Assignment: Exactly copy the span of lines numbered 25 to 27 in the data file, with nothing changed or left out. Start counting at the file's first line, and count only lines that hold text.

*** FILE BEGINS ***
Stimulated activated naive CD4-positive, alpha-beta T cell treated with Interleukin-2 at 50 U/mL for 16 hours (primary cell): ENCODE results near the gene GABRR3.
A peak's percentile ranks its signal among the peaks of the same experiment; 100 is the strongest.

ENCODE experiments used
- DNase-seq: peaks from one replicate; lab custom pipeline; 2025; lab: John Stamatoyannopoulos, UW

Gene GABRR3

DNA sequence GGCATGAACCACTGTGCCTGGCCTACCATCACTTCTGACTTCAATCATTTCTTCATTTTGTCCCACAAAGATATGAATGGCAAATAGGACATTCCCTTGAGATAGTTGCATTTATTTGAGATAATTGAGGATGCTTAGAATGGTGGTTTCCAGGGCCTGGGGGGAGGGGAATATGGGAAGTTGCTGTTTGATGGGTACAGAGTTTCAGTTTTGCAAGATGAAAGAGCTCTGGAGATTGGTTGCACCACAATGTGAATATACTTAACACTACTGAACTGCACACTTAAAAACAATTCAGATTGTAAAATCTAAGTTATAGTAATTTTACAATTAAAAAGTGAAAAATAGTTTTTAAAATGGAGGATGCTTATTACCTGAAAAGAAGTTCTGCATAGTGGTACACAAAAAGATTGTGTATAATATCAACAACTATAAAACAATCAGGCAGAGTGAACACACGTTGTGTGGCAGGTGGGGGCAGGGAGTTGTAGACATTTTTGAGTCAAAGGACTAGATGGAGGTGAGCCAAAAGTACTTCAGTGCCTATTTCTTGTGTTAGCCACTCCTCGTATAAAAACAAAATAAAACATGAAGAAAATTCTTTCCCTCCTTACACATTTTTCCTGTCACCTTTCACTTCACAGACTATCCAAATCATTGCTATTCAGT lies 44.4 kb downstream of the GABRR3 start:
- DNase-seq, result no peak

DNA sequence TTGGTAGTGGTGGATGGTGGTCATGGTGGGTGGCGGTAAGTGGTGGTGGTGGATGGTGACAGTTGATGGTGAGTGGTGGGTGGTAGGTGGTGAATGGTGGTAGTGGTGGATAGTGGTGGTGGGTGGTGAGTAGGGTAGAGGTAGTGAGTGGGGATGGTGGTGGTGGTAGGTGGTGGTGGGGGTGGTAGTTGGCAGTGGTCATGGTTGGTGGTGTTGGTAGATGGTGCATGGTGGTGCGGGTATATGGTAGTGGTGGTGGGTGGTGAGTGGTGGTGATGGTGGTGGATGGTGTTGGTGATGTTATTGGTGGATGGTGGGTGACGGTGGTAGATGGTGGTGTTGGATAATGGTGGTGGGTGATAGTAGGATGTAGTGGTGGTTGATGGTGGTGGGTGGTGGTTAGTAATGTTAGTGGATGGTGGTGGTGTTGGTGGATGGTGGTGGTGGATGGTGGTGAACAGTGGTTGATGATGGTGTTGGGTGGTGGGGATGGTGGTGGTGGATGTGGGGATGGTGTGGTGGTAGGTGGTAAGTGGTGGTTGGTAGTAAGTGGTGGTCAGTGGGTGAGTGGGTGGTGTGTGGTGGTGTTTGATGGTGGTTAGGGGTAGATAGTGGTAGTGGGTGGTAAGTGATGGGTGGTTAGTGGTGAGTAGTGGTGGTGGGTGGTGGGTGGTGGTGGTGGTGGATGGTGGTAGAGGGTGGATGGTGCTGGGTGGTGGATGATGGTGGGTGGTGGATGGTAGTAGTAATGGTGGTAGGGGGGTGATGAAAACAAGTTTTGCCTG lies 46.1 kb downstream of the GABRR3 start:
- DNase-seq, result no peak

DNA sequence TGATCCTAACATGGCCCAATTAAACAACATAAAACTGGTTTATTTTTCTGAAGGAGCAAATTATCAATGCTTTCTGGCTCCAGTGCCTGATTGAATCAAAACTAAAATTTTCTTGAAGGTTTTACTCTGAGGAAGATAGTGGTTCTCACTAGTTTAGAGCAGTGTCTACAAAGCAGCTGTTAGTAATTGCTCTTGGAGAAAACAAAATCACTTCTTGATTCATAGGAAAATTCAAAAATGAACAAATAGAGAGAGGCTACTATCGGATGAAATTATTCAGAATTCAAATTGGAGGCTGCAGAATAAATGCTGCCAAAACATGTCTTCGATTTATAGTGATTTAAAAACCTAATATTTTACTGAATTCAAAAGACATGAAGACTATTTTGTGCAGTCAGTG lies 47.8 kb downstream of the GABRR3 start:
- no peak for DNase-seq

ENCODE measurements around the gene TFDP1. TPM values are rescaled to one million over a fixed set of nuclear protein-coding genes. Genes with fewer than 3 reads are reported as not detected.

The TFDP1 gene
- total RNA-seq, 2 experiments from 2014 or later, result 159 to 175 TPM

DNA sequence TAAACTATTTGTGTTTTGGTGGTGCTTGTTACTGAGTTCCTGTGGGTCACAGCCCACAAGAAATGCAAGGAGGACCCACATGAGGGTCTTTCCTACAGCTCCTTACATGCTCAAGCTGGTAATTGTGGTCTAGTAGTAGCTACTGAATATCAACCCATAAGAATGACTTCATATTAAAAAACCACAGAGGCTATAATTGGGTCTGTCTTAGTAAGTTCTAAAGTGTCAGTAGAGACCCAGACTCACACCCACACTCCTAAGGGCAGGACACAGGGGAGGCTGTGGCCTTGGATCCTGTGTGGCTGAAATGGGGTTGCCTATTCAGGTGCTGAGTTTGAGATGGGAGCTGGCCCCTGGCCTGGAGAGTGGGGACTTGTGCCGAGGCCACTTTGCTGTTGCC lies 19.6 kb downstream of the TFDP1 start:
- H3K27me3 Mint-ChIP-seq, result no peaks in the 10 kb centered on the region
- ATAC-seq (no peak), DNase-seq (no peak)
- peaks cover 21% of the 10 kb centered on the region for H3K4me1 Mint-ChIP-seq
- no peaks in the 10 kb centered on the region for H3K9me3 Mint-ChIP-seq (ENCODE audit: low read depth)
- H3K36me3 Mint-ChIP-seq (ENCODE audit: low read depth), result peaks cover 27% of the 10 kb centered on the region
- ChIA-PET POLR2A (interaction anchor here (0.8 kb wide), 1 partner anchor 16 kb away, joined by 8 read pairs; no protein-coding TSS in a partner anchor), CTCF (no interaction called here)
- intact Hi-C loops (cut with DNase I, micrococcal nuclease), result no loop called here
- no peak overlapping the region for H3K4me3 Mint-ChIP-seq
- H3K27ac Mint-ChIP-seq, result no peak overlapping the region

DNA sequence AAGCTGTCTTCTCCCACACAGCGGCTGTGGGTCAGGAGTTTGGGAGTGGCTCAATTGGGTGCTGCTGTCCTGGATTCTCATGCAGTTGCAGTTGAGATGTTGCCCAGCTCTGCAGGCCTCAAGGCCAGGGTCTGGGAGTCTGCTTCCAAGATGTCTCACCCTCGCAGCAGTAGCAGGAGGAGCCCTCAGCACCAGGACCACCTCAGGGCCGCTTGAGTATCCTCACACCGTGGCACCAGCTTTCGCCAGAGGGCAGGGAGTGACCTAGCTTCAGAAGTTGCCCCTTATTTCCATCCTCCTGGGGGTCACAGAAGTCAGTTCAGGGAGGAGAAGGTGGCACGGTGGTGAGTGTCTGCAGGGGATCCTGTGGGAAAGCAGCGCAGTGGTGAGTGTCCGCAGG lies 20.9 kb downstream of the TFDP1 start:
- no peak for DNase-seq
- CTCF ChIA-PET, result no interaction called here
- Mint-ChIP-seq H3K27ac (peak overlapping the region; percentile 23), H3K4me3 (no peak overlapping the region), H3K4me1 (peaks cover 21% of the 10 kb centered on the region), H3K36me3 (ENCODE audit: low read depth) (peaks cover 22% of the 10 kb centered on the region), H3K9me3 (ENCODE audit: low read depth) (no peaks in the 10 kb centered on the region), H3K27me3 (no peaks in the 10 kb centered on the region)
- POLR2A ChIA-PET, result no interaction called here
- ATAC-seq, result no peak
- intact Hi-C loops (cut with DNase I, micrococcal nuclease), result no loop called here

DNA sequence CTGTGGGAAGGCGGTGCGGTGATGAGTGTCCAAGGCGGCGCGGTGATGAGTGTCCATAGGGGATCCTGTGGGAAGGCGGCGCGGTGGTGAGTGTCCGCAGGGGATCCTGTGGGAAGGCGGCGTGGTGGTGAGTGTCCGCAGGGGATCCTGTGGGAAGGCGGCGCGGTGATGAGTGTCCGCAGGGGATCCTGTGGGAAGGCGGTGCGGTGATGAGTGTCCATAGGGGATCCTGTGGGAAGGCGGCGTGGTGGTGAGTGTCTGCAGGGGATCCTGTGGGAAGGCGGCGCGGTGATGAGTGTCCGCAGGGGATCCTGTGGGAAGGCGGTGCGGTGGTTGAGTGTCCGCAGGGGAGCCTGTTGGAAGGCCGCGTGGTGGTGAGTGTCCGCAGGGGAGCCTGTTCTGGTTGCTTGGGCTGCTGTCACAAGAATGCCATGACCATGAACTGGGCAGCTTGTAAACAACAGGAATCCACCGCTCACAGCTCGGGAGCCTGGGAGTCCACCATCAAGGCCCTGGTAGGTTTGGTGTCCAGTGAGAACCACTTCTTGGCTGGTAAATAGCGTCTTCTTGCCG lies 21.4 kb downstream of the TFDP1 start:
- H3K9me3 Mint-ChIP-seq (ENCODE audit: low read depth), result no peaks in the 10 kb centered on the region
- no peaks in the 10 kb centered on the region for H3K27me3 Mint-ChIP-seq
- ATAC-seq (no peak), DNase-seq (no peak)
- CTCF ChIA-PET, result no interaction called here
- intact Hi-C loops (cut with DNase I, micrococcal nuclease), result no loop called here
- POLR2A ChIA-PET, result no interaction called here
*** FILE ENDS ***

DNA sequence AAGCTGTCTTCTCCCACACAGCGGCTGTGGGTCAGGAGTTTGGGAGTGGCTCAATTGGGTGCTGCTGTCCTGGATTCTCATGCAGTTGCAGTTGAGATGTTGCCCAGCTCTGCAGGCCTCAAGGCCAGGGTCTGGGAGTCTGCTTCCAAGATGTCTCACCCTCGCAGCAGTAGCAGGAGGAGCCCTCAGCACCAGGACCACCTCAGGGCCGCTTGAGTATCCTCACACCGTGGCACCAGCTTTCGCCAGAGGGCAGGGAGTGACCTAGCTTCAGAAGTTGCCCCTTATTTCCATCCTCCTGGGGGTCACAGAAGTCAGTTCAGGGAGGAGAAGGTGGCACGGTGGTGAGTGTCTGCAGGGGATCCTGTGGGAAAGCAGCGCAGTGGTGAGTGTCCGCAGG lies 20.9 kb downstream of the TFDP1 start:
- no peak for DNase-seq
- CTCF ChIA-PET, result no interaction called here